October was a big month for us, featuring the release of numerous new products at our Discovery 2022 Part 2 event.
This month, we’ve split our update into four categories:
– Latest NEW Optics
– Upcoming Releases
– ‘Eye-Opener’ Mini-Blog
– Upcoming Events
New Optics for October
October brought a wide range of new releases at our Discovery 2022 Part 2 event, both brand-new products and novel configurations of existing best-sellers.
One of our biggest updates was to our line of 3x magnification MicroPrisms. They’re some of our most popular optics, and after much anticipation, they are now available with new finish and illumination options. Black MicroPrisms are available with either red or green illuminated reticles, while FDE MicroPrisms are available with a red illuminated reticle only.
We also unveiled a new reticle for our 3x MicroPrisms, the ACSS® Raptor 5.56/.308 – Meter. Enthusiasts who are used to ranging targets in meters will appreciate the familiarity of this reticle’s drop compensation subtensions.
This month also saw the release of new options in our premium PLx® mounts, which are now available with a 20 MOA cant for long-distance marksmen.
Lastly, our new magnification ring throw lever for our SLx® 1-8x24mm FFP rifle scopes is now in-stock and shipping. Like our other magnification throw levers, it offers faster and smoother adjustments, especially when users’ hands are sweaty or wet or from unconventional positions.
Upcoming Releases in November
Coming up in November, we’re looking forward to the release of two new reflex sights as well as a 5-25x56mm rifle scope in our SLx line.
Both reflex sights are part of our Classic Series® line of optics and feature simple and effective 3 MOA dot reticles. The Mini Reflex Sight utilizes the popular RMR footprint for mounting, while the Micro uses the RMSc footprint which has become extremely popular for micro-compact pistols.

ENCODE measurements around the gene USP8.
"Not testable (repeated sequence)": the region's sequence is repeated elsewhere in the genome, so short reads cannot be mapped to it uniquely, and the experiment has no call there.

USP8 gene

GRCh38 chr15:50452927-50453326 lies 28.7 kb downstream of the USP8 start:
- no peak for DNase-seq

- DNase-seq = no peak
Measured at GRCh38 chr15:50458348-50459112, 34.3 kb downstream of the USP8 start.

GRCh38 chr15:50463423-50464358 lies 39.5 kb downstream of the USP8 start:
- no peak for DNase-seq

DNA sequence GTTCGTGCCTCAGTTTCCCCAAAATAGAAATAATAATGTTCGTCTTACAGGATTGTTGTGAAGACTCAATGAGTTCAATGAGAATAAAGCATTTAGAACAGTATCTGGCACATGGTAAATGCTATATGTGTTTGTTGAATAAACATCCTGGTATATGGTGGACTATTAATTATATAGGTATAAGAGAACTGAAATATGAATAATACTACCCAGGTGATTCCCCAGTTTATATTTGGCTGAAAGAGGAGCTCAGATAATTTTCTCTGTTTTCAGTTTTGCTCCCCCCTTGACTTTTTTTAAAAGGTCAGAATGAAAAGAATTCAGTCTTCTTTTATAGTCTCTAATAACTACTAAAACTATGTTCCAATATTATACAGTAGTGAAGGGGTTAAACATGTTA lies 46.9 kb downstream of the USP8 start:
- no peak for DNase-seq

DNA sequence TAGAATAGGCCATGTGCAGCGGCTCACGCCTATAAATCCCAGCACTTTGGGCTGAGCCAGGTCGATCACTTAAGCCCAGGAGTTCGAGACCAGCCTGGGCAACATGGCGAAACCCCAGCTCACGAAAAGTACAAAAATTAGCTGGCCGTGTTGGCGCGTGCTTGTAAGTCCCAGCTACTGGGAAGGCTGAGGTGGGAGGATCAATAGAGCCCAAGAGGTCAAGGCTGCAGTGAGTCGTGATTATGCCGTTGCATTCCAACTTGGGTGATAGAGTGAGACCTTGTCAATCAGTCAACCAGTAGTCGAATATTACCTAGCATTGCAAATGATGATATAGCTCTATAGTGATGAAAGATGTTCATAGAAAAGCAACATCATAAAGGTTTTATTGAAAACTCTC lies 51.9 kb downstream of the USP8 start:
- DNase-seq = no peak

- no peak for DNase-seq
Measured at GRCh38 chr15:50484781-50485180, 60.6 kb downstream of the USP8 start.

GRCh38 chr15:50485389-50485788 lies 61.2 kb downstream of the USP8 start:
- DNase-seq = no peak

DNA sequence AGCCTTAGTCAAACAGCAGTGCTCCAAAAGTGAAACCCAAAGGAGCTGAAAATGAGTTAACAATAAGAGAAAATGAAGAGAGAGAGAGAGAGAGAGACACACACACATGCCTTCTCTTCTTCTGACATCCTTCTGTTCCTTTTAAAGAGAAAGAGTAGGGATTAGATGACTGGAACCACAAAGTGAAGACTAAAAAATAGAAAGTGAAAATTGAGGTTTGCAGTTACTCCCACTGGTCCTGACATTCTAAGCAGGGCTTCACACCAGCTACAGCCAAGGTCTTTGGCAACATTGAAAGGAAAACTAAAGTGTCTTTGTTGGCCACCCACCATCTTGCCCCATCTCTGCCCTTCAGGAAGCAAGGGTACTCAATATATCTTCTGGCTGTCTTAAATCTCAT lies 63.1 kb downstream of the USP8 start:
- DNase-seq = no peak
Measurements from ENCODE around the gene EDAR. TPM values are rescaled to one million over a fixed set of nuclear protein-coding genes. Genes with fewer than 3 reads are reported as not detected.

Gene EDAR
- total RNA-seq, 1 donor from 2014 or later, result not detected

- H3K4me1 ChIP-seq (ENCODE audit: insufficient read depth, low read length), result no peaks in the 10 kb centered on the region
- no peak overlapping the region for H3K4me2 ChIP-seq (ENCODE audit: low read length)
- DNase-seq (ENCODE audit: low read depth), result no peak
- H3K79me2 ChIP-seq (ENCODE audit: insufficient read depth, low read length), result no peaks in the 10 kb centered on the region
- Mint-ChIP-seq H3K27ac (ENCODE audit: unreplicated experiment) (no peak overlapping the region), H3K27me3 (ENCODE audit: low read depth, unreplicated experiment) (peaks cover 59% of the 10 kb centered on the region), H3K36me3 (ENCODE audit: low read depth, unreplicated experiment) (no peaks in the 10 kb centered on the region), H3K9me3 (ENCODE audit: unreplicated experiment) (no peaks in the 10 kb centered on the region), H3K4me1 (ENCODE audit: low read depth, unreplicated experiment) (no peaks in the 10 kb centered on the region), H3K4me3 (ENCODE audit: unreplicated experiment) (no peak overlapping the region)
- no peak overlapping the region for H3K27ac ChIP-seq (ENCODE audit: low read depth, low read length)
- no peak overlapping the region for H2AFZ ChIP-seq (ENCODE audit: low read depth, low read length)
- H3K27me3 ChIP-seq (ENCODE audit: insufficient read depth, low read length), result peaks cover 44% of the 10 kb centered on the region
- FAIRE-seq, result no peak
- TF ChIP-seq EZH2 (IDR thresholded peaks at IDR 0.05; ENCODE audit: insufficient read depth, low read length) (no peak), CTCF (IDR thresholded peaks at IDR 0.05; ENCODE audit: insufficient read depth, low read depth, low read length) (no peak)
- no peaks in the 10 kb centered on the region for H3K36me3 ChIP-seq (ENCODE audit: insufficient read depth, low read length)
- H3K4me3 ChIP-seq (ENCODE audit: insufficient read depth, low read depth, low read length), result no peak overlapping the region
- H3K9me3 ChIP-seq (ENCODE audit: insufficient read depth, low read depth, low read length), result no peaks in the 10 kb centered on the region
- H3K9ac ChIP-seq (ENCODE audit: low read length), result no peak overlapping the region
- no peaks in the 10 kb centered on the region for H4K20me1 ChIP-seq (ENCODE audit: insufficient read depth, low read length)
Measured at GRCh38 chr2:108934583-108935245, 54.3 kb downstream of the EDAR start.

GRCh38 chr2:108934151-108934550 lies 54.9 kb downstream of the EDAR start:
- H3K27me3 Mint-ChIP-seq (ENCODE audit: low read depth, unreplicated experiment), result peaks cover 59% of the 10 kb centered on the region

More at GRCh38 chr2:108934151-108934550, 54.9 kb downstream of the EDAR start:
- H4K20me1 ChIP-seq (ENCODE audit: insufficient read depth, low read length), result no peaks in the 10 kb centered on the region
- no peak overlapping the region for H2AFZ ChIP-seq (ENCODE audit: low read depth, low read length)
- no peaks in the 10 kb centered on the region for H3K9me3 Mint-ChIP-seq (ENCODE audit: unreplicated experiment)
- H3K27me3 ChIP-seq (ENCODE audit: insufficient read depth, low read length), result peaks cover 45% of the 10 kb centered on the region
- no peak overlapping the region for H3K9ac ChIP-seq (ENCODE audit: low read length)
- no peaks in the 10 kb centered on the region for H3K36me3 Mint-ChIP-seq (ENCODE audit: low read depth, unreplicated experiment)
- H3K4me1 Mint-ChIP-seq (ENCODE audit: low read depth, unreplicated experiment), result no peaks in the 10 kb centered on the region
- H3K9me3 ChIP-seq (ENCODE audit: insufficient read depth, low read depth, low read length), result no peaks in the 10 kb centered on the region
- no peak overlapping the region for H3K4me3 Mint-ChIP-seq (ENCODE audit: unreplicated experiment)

Both reflex sights offer phenomenal value, as users have come to expect from our Classic line. They use standard CR2032 batteries and can provide up to 40,000 hours of usable life. With fully multicoated lenses and 6061 aluminum construction, these dots are a perfect way to enter into the world of red-dot-equipped handguns.
Our new SLx 5-25x56mm FFP Rifle Scope is now available for preorder and will be in stock and shipping in time for the holidays. Designed to offer exceptional long-range performance at an affordable price, this optic is one of our most ambitious additions to our SLx line to date.
The SLx 5-25x utilizes a 34mm main tube and a 56mm objective lens to ensure as much light transmission as possible, as well as a generous eye box for a long-range optic. Image quality is paramount in long-range precision marksmanship, so we took pains to ensure the best possible optical performance for the price was evident in this scope.
In many cases, affordable scopes have to forgo the features of high-dollar optics in order to keep costs low, but we made sure we kept the most useful ones for long-range performance. Integrated return-to-zero makes it fast and easy to get back to zero after dialing for range or wind drift, and the elevation rotation indicators help prevent you from losing track of how many times you’ve spun the turret while dialing.
The SLx 5-25x is available for preorder now with our ACSS® Apollo® 6.5CR/.224V or ACSS® Athena® BPR MIL Reticles.